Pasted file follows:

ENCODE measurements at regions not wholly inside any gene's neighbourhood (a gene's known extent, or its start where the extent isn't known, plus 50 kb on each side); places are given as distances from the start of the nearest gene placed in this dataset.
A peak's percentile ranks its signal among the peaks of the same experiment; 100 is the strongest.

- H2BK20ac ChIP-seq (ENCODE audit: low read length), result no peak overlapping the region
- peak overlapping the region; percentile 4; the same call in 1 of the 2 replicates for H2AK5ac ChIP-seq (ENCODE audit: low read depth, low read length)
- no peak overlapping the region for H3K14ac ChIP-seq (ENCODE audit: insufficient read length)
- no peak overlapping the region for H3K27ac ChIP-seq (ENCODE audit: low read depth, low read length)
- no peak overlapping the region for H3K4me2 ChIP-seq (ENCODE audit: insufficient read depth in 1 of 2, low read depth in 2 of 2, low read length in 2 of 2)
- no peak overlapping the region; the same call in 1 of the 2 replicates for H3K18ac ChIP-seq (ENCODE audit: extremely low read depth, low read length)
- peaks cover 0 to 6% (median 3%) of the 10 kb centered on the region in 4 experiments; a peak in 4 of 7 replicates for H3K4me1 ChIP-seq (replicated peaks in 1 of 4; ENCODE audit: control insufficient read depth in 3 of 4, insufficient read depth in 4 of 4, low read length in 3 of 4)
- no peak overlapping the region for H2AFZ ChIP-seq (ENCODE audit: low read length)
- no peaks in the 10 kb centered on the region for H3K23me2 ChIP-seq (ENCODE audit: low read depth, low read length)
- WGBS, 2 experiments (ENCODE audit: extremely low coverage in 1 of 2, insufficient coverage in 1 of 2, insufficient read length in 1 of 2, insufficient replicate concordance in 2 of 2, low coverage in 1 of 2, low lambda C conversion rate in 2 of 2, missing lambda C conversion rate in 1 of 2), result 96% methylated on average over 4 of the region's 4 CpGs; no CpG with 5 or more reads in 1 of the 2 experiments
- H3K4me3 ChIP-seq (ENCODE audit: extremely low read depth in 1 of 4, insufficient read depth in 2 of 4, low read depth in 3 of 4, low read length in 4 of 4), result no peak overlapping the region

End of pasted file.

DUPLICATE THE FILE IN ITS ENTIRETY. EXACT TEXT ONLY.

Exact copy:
ENCODE measurements at regions not wholly inside any gene's neighbourhood (a gene's known extent, or its start where the extent isn't known, plus 50 kb on each side); places are given as distances from the start of the nearest gene placed in this dataset.
A peak's percentile ranks its signal among the peaks of the same experiment; 100 is the strongest.

- H2BK20ac ChIP-seq (ENCODE audit: low read length), result no peak overlapping the region
- peak overlapping the region; percentile 4; the same call in 1 of the 2 replicates for H2AK5ac ChIP-seq (ENCODE audit: low read depth, low read length)
- no peak overlapping the region for H3K14ac ChIP-seq (ENCODE audit: insufficient read length)
- no peak overlapping the region for H3K27ac ChIP-seq (ENCODE audit: low read depth, low read length)
- no peak overlapping the region for H3K4me2 ChIP-seq (ENCODE audit: insufficient read depth in 1 of 2, low read depth in 2 of 2, low read length in 2 of 2)
- no peak overlapping the region; the same call in 1 of the 2 replicates for H3K18ac ChIP-seq (ENCODE audit: extremely low read depth, low read length)
- peaks cover 0 to 6% (median 3%) of the 10 kb centered on the region in 4 experiments; a peak in 4 of 7 replicates for H3K4me1 ChIP-seq (replicated peaks in 1 of 4; ENCODE audit: control insufficient read depth in 3 of 4, insufficient read depth in 4 of 4, low read length in 3 of 4)
- no peak overlapping the region for H2AFZ ChIP-seq (ENCODE audit: low read length)
- no peaks in the 10 kb centered on the region for H3K23me2 ChIP-seq (ENCODE audit: low read depth, low read length)
- WGBS, 2 experiments (ENCODE audit: extremely low coverage in 1 of 2, insufficient coverage in 1 of 2, insufficient read length in 1 of 2, insufficient replicate concordance in 2 of 2, low coverage in 1 of 2, low lambda C conversion rate in 2 of 2, missing lambda C conversion rate in 1 of 2), result 96% methylated on average over 4 of the region's 4 CpGs; no CpG with 5 or more reads in 1 of the 2 experiments
- H3K4me3 ChIP-seq (ENCODE audit: extremely low read depth in 1 of 4, insufficient read depth in 2 of 4, low read depth in 3 of 4, low read length in 4 of 4), result no peak overlapping the region